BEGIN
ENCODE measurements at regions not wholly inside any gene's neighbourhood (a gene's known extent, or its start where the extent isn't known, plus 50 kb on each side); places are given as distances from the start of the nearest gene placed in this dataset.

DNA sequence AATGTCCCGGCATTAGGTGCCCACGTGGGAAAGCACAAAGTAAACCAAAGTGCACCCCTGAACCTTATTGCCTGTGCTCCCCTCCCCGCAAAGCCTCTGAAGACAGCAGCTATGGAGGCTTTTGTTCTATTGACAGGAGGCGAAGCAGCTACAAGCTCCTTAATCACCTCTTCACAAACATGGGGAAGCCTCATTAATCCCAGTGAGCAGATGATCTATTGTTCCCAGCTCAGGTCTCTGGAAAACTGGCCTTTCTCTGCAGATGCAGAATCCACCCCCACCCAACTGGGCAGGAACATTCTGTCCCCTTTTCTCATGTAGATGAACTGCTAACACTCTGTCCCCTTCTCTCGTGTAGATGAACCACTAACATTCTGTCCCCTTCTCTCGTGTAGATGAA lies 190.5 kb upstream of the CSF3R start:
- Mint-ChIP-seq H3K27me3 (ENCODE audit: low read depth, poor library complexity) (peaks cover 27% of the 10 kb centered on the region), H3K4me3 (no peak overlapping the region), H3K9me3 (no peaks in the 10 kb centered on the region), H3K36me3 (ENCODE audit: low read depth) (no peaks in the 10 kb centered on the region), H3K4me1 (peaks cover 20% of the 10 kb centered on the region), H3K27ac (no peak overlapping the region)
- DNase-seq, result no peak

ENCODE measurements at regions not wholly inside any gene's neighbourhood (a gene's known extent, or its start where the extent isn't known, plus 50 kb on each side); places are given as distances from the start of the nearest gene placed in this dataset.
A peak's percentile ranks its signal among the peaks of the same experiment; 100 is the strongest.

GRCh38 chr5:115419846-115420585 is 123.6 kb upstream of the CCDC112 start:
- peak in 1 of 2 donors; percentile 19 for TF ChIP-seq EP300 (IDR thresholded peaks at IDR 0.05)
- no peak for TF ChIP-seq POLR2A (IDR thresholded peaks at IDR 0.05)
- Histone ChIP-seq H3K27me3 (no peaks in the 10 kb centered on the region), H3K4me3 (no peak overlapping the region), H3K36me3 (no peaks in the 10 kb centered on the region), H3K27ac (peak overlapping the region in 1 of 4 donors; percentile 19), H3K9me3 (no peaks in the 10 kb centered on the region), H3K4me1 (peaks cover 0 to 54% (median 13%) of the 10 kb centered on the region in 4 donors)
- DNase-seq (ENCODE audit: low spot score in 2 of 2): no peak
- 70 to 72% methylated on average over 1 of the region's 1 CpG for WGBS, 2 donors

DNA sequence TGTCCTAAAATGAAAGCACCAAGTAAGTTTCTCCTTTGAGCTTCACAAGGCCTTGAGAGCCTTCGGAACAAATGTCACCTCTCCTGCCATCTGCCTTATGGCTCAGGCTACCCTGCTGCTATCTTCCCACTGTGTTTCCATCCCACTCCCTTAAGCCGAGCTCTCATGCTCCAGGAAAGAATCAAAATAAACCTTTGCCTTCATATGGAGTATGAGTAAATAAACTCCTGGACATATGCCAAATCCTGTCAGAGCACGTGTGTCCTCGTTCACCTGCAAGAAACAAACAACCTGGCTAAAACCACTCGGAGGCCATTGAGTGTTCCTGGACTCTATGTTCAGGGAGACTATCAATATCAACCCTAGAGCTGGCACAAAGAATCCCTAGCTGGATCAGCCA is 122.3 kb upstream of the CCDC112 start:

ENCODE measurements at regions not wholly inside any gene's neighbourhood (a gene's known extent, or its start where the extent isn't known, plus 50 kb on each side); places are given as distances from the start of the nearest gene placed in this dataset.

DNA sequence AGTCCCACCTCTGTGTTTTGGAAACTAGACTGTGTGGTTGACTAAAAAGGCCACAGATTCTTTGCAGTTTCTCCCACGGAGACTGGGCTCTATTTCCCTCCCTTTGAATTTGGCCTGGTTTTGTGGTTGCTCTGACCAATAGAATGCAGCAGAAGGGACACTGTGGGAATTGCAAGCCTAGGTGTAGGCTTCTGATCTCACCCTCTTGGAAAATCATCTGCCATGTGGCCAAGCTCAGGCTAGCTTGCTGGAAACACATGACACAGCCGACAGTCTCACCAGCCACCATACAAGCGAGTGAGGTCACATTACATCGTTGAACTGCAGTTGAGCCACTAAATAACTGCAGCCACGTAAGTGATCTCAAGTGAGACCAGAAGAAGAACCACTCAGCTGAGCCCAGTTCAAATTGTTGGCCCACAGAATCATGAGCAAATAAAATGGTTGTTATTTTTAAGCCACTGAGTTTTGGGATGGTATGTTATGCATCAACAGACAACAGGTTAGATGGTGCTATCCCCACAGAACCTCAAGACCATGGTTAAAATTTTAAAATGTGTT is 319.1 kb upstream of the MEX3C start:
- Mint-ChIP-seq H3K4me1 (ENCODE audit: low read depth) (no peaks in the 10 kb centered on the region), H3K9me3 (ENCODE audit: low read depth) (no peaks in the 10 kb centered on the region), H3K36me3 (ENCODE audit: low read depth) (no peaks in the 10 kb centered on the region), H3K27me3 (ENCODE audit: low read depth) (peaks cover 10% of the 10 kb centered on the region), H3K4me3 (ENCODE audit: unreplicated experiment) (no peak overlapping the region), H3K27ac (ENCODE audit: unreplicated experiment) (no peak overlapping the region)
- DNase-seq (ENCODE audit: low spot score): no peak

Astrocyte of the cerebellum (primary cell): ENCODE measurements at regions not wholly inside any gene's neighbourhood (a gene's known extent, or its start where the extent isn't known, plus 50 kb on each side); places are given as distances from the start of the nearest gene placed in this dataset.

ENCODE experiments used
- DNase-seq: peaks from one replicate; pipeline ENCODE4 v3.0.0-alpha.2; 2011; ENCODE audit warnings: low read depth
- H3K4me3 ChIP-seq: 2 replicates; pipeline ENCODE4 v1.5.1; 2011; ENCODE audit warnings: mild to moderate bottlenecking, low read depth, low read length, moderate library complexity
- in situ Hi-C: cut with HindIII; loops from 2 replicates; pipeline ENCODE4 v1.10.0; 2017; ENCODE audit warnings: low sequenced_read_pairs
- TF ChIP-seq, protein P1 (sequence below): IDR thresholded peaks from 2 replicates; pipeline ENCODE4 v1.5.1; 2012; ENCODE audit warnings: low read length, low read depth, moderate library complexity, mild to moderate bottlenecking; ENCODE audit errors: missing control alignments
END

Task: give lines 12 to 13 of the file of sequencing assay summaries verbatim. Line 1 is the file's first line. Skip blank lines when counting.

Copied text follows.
- 70 to 72% methylated on average over 1 of the region's 1 CpG for WGBS, 2 donors

DNA sequence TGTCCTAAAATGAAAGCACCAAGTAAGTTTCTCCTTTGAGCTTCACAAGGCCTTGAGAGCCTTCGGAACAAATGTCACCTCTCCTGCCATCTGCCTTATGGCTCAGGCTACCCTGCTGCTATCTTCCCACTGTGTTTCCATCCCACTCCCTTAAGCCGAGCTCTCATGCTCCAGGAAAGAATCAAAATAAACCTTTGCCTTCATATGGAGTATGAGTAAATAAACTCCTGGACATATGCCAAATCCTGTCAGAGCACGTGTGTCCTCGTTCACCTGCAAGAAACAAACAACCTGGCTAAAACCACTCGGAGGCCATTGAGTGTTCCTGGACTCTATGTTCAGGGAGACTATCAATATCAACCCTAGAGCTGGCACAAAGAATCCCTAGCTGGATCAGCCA is 122.3 kb upstream of the CCDC112 start: